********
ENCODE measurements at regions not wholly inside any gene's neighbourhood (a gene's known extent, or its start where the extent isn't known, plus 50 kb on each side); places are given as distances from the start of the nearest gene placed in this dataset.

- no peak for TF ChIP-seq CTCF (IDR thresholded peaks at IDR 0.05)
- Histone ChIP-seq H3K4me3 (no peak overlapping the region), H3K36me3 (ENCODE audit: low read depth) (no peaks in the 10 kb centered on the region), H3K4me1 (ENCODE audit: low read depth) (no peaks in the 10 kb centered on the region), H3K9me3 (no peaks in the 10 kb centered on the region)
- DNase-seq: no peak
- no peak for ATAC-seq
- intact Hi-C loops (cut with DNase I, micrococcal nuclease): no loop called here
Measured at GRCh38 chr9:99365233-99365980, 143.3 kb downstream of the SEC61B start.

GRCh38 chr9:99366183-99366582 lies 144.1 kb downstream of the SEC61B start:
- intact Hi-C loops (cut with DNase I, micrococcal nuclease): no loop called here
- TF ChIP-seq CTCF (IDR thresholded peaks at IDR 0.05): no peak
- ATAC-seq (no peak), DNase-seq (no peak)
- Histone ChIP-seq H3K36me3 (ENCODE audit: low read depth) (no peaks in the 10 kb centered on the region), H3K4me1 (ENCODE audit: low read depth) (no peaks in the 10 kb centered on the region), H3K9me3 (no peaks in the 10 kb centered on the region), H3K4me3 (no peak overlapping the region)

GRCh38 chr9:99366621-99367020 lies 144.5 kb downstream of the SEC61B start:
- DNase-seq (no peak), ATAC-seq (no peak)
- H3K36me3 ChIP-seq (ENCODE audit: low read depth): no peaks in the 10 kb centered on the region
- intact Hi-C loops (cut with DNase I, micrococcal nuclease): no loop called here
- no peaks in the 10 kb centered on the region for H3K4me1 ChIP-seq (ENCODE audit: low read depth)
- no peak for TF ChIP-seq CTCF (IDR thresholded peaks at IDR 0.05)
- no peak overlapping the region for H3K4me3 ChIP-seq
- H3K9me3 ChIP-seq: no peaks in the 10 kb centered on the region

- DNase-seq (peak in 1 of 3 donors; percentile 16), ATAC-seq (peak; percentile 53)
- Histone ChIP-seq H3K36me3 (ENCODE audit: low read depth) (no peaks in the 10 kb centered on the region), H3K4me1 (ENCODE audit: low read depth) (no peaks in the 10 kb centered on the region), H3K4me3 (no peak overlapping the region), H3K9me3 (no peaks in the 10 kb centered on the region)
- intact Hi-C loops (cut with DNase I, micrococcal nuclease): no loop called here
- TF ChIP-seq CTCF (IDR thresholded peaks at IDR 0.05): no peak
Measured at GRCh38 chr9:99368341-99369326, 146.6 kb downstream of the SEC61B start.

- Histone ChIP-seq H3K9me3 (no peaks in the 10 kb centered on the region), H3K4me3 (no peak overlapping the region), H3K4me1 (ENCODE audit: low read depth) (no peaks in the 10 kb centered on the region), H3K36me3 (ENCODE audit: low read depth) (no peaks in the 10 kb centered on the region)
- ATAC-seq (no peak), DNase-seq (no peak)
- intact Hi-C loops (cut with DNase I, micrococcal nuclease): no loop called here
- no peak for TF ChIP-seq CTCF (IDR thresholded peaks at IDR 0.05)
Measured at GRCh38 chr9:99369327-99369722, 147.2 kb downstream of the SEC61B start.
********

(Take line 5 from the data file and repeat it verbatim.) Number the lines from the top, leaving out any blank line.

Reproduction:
- no peak for ATAC-seq